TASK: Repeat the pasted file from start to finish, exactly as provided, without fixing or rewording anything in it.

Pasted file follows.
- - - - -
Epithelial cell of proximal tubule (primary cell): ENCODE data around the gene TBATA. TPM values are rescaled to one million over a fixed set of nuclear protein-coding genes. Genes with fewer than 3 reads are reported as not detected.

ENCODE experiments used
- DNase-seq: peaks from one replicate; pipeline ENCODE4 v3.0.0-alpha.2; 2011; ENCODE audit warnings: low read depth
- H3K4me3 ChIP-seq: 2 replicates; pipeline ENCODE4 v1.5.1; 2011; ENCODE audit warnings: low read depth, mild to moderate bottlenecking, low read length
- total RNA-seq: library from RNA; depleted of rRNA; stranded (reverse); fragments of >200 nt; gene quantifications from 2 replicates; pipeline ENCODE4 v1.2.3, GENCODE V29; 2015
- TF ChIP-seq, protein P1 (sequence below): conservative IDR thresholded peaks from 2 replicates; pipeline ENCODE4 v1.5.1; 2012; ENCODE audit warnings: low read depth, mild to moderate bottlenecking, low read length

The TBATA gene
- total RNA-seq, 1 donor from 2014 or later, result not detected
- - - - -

Epithelial cell of proximal tubule (primary cell): ENCODE data around the gene TBATA. TPM values are rescaled to one million over a fixed set of nuclear protein-coding genes. Genes with fewer than 3 reads are reported as not detected.

ENCODE experiments used
- DNase-seq: peaks from one replicate; pipeline ENCODE4 v3.0.0-alpha.2; 2011; ENCODE audit warnings: low read depth
- H3K4me3 ChIP-seq: 2 replicates; pipeline ENCODE4 v1.5.1; 2011; ENCODE audit warnings: low read depth, mild to moderate bottlenecking, low read length
- total RNA-seq: library from RNA; depleted of rRNA; stranded (reverse); fragments of >200 nt; gene quantifications from 2 replicates; pipeline ENCODE4 v1.2.3, GENCODE V29; 2015
- TF ChIP-seq, protein P1 (sequence below): conservative IDR thresholded peaks from 2 replicates; pipeline ENCODE4 v1.5.1; 2012; ENCODE audit warnings: low read depth, mild to moderate bottlenecking, low read length

The TBATA gene
- total RNA-seq, 1 donor from 2014 or later, result not detected